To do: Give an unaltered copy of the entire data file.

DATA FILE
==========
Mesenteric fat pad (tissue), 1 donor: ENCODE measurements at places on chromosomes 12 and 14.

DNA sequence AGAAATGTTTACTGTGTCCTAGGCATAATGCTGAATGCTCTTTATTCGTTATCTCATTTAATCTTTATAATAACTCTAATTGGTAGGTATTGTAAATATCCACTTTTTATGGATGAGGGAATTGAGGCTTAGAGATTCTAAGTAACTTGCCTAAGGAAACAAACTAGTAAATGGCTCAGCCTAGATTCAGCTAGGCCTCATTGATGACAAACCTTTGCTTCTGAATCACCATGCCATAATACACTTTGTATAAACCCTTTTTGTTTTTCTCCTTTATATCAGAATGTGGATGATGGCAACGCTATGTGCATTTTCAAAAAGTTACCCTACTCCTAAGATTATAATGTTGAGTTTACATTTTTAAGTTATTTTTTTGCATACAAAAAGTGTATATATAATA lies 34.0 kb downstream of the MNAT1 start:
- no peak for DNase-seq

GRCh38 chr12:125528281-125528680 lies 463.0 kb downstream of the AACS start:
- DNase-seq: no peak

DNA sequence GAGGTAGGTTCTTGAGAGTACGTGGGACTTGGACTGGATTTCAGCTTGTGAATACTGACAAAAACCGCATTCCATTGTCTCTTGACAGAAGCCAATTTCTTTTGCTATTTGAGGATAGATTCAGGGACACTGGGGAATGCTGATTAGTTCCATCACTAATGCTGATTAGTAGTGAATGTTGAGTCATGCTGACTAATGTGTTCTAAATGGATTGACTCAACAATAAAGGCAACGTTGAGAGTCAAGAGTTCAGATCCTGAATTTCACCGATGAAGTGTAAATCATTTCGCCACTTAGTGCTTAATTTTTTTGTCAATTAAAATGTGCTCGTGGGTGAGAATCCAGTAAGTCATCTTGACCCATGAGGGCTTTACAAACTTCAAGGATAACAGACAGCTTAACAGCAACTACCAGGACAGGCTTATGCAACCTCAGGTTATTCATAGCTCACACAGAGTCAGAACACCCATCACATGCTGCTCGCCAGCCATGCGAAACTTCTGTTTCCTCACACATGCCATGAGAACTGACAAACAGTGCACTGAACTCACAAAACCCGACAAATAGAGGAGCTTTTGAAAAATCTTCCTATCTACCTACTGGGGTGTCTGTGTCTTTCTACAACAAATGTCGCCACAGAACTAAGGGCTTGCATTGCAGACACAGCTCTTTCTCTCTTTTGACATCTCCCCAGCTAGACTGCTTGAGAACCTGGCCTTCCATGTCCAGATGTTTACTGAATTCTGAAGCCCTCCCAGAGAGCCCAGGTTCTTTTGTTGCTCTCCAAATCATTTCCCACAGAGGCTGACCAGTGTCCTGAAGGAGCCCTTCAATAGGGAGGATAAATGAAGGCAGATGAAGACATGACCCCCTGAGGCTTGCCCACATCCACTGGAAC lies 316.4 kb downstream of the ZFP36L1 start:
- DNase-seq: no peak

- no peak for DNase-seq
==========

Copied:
Mesenteric fat pad (tissue), 1 donor: ENCODE measurements at places on chromosomes 12 and 14.

DNA sequence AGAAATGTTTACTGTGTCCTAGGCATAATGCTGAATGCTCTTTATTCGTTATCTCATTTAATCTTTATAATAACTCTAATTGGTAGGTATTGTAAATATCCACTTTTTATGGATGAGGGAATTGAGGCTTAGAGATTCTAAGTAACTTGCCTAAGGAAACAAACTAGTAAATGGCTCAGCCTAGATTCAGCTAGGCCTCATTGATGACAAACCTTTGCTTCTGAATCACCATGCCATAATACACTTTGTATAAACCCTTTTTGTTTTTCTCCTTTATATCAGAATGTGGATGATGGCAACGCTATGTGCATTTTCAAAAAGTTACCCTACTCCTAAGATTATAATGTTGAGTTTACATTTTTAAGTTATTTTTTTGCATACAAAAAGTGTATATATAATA lies 34.0 kb downstream of the MNAT1 start:
- no peak for DNase-seq

GRCh38 chr12:125528281-125528680 lies 463.0 kb downstream of the AACS start:
- DNase-seq: no peak

DNA sequence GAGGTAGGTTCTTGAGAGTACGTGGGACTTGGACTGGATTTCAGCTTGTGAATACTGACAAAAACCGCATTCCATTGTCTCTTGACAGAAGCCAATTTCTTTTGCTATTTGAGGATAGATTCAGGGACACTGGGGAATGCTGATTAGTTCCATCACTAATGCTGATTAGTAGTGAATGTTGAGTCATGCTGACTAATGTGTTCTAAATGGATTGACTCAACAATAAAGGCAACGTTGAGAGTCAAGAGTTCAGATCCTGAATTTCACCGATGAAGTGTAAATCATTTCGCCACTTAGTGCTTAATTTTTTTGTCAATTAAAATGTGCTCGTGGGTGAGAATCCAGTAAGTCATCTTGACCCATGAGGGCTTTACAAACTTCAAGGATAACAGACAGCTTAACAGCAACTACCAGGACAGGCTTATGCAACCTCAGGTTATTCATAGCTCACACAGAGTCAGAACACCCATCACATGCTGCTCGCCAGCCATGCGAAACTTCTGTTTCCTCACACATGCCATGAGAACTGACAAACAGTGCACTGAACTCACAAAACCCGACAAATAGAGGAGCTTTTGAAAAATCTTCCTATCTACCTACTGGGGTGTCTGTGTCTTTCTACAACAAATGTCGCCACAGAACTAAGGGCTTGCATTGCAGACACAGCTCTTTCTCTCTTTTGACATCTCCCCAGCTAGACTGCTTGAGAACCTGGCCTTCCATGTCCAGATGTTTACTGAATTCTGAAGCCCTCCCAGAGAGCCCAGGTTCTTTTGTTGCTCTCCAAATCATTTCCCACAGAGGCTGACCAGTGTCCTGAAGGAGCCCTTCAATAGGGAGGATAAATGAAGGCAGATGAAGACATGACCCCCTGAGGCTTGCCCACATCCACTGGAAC lies 316.4 kb downstream of the ZFP36L1 start:
- DNase-seq: no peak

- no peak for DNase-seq